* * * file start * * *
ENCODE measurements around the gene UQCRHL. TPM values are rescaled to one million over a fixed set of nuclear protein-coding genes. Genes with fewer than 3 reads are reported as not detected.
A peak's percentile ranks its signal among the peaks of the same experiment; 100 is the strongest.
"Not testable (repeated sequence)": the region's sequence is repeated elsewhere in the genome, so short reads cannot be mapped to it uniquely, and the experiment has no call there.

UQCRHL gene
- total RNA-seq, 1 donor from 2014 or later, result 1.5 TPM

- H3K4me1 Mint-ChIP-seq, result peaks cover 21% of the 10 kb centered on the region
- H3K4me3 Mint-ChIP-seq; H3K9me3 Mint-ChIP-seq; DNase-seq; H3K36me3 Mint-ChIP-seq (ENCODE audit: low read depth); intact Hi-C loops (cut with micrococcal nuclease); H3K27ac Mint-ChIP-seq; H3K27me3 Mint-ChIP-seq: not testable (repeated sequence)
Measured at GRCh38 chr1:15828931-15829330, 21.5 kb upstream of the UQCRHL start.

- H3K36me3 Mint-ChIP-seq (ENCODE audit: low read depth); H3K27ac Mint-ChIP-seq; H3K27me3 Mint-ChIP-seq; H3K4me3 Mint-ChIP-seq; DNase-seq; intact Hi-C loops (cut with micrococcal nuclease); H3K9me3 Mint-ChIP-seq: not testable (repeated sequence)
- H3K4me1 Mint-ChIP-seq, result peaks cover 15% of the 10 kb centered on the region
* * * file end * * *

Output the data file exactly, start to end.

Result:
ENCODE measurements around the gene UQCRHL. TPM values are rescaled to one million over a fixed set of nuclear protein-coding genes. Genes with fewer than 3 reads are reported as not detected.
A peak's percentile ranks its signal among the peaks of the same experiment; 100 is the strongest.
"Not testable (repeated sequence)": the region's sequence is repeated elsewhere in the genome, so short reads cannot be mapped to it uniquely, and the experiment has no call there.

UQCRHL gene
- total RNA-seq, 1 donor from 2014 or later, result 1.5 TPM

- H3K4me1 Mint-ChIP-seq, result peaks cover 21% of the 10 kb centered on the region
- H3K4me3 Mint-ChIP-seq; H3K9me3 Mint-ChIP-seq; DNase-seq; H3K36me3 Mint-ChIP-seq (ENCODE audit: low read depth); intact Hi-C loops (cut with micrococcal nuclease); H3K27ac Mint-ChIP-seq; H3K27me3 Mint-ChIP-seq: not testable (repeated sequence)
Measured at GRCh38 chr1:15828931-15829330, 21.5 kb upstream of the UQCRHL start.

- H3K36me3 Mint-ChIP-seq (ENCODE audit: low read depth); H3K27ac Mint-ChIP-seq; H3K27me3 Mint-ChIP-seq; H3K4me3 Mint-ChIP-seq; DNase-seq; intact Hi-C loops (cut with micrococcal nuclease); H3K9me3 Mint-ChIP-seq: not testable (repeated sequence)
- H3K4me1 Mint-ChIP-seq, result peaks cover 15% of the 10 kb centered on the region